I never thought I’d see the day when I had to confess to becoming a classroom flipper. After generations of teaching courses that focus almost entirely on interaction among the students, I’m now trying to learn how to create screencasts of my “lectures” so that students can “cover the material” before they come to the class session. The course I’ll be teaching this spring is an undergraduate course in the Mason School of Business on “using computers to make business decisions.” I taught the class last spring as an experiment, and if there ever was a course that begged to be put online, this is the one.
Defining the Flipped Classroom
The term “flipped classroom” is generally attributed to Jonathan Bergmann and Aaron Sams, two Colorado educators who pioneered the use of screencasting and video podcasting in 2006, using them to deliver content for their high school science classes. Many different models of flipped classrooms have evolved in recent years, but the term is commonly used to describe an instructional strategy to help build increased interaction with students during face-to-face class time. The class becomes a place for students to work on problems, to engage in collaborative learning, and to interact with the instructor and each other.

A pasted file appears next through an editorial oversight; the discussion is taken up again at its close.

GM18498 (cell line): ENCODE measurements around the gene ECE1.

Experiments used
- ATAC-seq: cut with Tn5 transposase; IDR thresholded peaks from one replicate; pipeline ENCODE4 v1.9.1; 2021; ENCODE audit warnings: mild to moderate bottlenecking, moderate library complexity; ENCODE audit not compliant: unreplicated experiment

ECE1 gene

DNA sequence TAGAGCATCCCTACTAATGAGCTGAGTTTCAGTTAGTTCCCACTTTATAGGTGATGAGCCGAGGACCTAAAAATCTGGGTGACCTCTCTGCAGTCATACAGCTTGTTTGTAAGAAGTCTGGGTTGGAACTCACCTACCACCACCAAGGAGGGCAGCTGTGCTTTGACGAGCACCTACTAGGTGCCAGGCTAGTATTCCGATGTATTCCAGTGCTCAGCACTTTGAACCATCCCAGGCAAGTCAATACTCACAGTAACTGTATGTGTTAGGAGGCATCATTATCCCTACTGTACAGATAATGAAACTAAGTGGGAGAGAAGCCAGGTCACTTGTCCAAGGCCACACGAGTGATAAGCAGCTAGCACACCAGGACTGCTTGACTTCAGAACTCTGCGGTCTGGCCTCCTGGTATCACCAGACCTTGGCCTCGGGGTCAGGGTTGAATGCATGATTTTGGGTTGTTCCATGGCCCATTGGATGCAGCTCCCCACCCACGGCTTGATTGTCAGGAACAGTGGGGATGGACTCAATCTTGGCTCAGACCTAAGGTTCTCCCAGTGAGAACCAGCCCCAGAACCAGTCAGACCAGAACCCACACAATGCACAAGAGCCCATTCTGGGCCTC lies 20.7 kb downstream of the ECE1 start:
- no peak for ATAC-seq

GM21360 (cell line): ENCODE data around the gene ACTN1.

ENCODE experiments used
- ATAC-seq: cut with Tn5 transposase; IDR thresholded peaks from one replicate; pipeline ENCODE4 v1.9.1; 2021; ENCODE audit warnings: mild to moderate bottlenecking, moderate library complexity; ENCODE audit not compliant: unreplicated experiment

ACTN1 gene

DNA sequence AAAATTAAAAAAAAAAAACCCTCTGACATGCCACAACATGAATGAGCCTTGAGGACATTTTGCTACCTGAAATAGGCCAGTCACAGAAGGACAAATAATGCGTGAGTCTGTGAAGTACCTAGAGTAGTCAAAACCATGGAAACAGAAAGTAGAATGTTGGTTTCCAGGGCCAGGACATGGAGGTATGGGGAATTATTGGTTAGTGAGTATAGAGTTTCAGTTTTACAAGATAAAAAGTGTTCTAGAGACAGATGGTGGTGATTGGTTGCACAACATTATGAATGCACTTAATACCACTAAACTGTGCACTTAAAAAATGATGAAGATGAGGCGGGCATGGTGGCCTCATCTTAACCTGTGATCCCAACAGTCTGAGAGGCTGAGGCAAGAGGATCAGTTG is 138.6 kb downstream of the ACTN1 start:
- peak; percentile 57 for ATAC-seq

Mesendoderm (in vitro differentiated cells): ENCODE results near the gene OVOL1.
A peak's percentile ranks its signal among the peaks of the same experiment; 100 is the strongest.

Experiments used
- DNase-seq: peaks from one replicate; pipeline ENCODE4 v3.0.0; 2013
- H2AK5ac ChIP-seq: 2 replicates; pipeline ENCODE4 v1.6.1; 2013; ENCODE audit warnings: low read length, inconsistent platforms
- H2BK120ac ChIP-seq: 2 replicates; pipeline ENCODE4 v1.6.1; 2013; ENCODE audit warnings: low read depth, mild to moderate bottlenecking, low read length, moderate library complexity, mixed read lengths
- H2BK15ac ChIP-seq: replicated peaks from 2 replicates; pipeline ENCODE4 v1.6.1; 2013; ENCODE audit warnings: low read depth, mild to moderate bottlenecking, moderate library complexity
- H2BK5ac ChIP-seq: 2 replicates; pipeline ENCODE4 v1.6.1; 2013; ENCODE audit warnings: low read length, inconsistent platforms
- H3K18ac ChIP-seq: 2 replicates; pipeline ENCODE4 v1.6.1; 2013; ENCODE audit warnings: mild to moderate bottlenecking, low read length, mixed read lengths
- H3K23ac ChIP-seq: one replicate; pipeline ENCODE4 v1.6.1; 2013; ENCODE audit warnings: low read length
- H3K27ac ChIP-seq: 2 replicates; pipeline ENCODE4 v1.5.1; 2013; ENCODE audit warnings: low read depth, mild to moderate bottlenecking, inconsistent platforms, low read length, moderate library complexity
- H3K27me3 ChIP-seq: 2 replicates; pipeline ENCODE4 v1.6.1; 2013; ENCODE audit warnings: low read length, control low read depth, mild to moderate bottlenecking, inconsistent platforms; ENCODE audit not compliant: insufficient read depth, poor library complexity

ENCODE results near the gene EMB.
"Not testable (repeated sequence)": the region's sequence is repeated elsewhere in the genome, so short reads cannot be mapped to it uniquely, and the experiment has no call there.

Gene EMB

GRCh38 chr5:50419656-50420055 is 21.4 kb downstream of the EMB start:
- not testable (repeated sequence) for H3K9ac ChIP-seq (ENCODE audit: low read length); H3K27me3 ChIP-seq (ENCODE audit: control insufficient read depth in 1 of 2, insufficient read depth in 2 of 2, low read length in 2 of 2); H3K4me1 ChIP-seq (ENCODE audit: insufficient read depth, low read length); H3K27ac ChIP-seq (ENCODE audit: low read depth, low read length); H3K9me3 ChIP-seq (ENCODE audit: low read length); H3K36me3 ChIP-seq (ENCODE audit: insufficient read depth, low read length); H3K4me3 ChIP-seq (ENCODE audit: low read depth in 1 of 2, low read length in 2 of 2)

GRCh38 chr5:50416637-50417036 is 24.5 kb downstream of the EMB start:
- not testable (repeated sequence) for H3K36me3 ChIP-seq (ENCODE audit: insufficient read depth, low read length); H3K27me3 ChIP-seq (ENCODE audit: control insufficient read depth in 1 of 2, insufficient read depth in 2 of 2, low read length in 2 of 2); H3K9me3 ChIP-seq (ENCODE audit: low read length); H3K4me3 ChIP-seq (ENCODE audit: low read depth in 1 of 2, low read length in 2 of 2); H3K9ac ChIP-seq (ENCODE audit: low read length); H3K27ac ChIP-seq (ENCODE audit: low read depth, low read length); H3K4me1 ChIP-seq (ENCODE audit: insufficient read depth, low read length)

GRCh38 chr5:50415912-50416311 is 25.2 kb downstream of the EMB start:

In many courses — particularly those of more than 30 students or so — the primary face-to-face activity is the lecture. Students watch the professor’s presentation, take good notes, and then work at home to review, understand, and commit the content to memory. (It’s that review and rewriting process where the students internalize the learning — most studies show that the lectures alone don’t accomplish much significant learning.) In most flipped classroom models, the lecture material is converted to online streamed video. More powerful computers and software provide inexpensive and (relatively) easy methods to record the video.
While the focus of many flipped classroom videos is reproducing what a teacher would have written on the board or delivered with PowerPoint, other productions can include simulations, video, animations — virtually anything that can be produced on a computer screen. (One of the most famous classroom flippers, Sal Khan of the Khan Academy — produced most of his 3000 videos on an inexpensive tablet connected to his computer.)
Surely You Jest; You’re Teaching in the Business School?!
This is a bit of a stretch, since the last time I worked for a business was when I sold Christmas cards in junior high school, but the class I’m teaching really is in the Mason School of Business. For the last couple of years, I’ve been teaching a class in the Executive Ed.D. Program at the School of Education that helps school administrators learn to use Excel to manipulate data for decision-making. The folks in the undergraduate business program offered me the chance to experiment to see how well the tools and techniques from the graduate program might map to working with younger students.
Four Classes in One